For centuries human organisations and endeavours have sought to be efficient, to use as few resources as possible to achieve the ends desired. It is the number one goal in 20th century management theory, underpinning that whole systems theory based ideology.
But what if this was just a symptom of an age of scarcity? In nature, biological systems are rarely efficient in the way that Ansoff (the father of strategic management) or Taylor (of scientific management fame) would recognise. Millions of sperm but only one 'succeeds' to use 20th century thinking. Gazillions of bacteria, if they all succesfully reproduced we would be buried under mountains of them.
It is the reproduction costs that have caused our obession with 'efficiency'. If the reproduction cost of a book is several years of a monk's life, you want efficiency. You don't want lots of rewrites. When the cost of reproduction is zero or close to zero, as it is in this digital age, efficiency is no longer a determining factor. Or more importantly, a commercially significant factor in competitive performance.
Think about this. To be competitive in the 21st century, if you can change your business to be information based (and most can be shifted towards selling information with the hard goods being a decreasing part of the operation. The classic 70% customer facing ; 30% backroom personnel split), you no longer need to be efficient. Because it doesnt matter, because you aren't wasting anything. If redundant activity generates benefit, you are in net gain.
What is the advantage of this? Creativity and novelty. In nature, redundancy is the necessary by product of evolutionary change. Novelty arises due to inefficient reproduction. Not all sperm are identical. In some, reproductive mistakes have occurred to create variety and novelty. Just as Nature cannot predict which 'sports' (as farmers call accidental mutations) will be more 'successful' until they are tried in practice, the sperm which due to a 'malfunction' in its chemical pathways is able to swim a tiny bit faster than others, so we cannot predict what new ideas will be successful in business. Many have tried. Many 20th century strategic choice theorists, Michael Porter for example, have tried to design 'betting systems' by examining the form of the market and betting on specific directions for business development.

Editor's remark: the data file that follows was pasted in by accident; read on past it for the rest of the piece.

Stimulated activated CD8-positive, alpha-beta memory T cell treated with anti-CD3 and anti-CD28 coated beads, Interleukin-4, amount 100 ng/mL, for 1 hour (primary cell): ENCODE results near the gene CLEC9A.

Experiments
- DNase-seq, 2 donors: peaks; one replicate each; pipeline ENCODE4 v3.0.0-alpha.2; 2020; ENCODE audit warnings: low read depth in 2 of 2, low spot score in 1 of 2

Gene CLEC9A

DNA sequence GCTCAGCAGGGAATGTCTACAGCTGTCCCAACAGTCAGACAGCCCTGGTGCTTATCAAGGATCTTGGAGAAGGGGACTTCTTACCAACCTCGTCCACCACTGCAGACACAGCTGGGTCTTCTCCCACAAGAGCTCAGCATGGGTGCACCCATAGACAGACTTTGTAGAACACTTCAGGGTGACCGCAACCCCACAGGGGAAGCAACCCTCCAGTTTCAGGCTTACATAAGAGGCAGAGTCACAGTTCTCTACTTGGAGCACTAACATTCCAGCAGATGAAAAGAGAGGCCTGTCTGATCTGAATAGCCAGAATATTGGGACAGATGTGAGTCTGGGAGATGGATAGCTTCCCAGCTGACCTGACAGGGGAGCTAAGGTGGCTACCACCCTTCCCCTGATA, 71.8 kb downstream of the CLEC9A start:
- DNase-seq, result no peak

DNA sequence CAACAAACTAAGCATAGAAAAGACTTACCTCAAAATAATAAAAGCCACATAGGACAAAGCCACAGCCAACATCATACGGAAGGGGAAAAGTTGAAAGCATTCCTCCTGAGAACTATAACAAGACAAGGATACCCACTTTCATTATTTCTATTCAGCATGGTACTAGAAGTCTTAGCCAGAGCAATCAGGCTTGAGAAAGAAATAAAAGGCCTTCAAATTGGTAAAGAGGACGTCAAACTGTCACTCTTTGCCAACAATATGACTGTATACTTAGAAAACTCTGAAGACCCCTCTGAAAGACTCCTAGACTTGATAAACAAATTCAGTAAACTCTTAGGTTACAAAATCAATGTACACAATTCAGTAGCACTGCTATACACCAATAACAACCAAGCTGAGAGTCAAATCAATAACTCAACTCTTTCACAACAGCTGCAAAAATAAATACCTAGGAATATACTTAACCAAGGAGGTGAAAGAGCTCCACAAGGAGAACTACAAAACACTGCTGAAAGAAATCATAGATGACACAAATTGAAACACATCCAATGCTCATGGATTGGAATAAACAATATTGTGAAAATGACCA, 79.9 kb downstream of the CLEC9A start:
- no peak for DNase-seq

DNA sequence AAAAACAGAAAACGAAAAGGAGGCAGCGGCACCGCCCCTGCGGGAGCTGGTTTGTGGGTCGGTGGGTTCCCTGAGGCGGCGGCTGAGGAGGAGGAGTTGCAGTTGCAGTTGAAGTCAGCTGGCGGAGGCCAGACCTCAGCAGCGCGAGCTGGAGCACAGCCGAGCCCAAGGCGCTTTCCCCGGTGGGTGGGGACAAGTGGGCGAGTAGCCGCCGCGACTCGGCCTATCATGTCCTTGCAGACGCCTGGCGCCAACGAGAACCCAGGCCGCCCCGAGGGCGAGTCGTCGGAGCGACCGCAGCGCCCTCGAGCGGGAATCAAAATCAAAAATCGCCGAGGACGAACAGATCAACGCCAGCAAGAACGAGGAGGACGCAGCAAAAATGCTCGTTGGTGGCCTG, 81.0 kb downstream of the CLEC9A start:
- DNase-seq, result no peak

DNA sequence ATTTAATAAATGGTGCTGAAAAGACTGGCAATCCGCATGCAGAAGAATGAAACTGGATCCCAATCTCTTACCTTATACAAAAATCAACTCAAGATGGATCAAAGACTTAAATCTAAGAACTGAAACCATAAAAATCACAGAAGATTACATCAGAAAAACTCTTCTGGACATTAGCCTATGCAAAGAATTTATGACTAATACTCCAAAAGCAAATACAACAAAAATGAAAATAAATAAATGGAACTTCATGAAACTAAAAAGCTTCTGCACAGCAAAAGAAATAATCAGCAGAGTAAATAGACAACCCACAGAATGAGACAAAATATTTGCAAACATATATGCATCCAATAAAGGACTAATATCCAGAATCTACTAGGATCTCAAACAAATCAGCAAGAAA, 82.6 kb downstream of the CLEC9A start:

In practice, the evidence of the effectiveness of these games is slight. In my practical experinece (30 years across public, private and social economy sectors) they just dont work. They don't predict the future in any meaningful way. Analysis, review, hindsight, certainly, but looking into the future they are no better than good old MOTS (do More Of The Same). This is the view of post-systems management theorists such as Ralph Stacey and 'just do it' pragmatists like Tom Peters. Planning works for dinosaur businesses which can dominate markets but not for the little mammals trying to get out from under their feet. And when the environment changes......
In my prevous blog I wrote about swarm intelligence, how ants use seemingly redundant behaviour, wandering about 'aimlessly' plus good communications to construct highly complex behaviour patterns. They find something good or bad, communicate it and provoke a collective response by communicating the information.
Humans have spent many years avoiding this. Stuffing our fellow humans into non-complex processes in factories or call centers, causing stress and unhappiness as a consequence. Because we can't use swarm intelligence? Because our class based society has a horror of redundant behaviour (if it costs the boss money 'stop the talking on the production line'. Even though much of this apparently idle chat may be about correcting the errors that otherwise clog up Quality Control at the end of the line.)
The problem for bosses is that self-initiating, self-directed behaviour undermines control. Who can tell what would happen if operatives were encouraged to talk to customers and suppliers and design their own work? Is this another reason why executive directed, elite controlled businesses are so 'last century'?
And what would businesses which behaved in this organically redundant fashion be constructed like? Instead of linear business information processing we would have to see 'at the point of need' flexible IT support with underlying and automated billing procedures. So that the operative/ marketeer wouldn't need to know anything about how the business admin is going to get payment or effect delivery for that little bit of extra business. If he did it would not be efficient.